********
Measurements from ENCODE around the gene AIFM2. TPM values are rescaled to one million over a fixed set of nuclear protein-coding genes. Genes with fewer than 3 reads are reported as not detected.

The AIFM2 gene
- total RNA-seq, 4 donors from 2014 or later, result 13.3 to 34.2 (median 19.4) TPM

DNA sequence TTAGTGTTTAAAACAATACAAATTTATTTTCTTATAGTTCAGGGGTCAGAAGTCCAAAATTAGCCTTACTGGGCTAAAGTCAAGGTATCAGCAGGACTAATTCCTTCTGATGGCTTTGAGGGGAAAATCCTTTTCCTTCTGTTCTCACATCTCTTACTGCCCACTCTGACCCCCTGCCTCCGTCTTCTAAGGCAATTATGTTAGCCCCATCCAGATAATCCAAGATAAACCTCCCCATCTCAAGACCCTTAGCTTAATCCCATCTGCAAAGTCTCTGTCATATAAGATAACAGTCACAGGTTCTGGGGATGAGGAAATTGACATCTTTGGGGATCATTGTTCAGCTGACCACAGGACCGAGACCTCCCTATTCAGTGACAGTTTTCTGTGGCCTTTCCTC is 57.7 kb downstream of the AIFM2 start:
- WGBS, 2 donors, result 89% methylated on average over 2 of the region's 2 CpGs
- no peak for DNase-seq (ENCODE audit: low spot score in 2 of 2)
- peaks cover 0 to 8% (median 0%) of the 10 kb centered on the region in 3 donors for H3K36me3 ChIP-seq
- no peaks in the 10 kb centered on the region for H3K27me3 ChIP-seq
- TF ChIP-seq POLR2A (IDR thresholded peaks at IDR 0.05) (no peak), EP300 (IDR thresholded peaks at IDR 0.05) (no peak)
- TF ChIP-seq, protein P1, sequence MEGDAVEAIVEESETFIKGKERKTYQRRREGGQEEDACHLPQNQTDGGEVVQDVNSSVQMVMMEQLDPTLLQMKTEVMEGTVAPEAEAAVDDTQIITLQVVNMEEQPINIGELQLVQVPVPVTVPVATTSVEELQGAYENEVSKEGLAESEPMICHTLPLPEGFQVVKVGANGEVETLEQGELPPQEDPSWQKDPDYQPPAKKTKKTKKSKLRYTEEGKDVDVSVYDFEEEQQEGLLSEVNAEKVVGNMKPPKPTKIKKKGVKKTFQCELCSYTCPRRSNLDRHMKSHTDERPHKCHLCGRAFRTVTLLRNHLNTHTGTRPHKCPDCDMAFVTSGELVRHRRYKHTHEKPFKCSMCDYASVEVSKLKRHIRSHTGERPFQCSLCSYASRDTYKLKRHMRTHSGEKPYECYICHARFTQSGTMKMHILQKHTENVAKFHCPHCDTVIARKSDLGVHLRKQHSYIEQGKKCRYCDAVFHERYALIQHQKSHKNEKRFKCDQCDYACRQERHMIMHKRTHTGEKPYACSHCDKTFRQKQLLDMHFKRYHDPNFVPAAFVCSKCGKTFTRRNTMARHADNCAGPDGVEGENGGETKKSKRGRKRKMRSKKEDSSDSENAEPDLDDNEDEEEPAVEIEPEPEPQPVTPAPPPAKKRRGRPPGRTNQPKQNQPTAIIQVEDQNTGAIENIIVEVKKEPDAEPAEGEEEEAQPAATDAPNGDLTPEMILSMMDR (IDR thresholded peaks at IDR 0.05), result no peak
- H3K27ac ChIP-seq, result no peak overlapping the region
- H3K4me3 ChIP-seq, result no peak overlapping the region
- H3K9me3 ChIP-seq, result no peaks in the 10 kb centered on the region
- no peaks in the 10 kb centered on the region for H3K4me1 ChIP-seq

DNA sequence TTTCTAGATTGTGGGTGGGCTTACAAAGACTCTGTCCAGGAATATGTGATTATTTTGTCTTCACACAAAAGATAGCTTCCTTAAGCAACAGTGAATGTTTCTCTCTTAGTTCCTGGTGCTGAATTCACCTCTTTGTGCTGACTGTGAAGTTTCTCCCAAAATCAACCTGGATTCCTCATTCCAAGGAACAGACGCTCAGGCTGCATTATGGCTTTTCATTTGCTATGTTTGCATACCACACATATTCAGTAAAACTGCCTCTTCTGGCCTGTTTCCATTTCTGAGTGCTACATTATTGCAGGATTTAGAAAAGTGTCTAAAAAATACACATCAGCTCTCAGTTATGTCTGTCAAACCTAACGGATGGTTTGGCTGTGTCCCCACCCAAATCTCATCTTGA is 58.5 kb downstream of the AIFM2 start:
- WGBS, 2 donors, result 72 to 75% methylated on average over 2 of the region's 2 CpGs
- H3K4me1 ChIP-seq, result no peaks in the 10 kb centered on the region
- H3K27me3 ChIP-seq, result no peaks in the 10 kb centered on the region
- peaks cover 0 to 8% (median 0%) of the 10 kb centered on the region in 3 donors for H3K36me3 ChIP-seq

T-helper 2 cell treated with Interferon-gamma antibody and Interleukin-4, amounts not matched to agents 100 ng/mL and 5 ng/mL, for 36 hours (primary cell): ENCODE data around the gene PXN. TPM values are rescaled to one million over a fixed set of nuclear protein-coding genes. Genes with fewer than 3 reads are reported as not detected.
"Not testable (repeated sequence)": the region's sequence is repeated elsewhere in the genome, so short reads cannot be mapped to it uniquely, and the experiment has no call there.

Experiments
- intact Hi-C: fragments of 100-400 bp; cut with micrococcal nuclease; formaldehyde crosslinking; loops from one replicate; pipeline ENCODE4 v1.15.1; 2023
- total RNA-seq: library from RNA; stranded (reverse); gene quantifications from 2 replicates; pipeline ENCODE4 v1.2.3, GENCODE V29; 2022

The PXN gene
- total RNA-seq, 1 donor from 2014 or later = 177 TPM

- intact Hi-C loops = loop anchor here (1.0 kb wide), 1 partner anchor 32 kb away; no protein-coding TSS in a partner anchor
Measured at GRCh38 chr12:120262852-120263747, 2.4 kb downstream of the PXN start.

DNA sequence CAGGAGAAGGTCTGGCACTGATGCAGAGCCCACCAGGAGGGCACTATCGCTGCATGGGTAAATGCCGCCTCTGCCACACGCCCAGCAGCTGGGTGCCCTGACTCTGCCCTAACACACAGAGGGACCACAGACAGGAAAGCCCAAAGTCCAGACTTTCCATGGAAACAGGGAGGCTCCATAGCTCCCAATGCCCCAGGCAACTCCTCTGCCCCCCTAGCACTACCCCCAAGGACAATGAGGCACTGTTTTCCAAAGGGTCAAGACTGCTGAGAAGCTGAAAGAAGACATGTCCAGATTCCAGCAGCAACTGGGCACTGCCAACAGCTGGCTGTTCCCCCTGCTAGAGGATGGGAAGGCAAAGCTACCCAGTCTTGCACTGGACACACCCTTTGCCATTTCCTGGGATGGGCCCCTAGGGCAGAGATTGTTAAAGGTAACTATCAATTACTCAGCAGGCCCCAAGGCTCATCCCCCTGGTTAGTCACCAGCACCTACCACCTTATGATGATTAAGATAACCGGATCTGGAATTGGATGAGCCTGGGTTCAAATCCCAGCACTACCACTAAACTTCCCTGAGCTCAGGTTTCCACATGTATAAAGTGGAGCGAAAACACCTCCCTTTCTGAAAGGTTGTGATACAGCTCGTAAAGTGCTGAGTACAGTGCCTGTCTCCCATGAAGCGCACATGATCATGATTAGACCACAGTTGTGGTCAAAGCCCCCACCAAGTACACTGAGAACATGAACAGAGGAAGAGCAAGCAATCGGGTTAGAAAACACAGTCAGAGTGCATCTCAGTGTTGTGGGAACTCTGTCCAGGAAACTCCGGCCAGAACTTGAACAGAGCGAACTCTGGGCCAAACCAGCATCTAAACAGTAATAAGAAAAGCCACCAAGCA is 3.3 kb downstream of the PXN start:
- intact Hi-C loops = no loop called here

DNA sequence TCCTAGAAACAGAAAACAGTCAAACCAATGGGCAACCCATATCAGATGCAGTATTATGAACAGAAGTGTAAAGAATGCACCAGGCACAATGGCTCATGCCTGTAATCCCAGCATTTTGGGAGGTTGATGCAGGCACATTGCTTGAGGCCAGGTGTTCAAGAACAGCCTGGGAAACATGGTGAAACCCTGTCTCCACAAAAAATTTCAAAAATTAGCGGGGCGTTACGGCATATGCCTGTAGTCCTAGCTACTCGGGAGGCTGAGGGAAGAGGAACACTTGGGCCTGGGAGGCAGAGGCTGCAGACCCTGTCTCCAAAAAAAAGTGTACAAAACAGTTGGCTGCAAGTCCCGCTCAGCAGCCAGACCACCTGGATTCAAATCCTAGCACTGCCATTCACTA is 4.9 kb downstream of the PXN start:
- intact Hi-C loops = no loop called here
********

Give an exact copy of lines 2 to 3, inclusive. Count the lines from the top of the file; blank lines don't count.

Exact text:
The AIFM2 gene
- total RNA-seq, 4 donors from 2014 or later, result 13.3 to 34.2 (median 19.4) TPM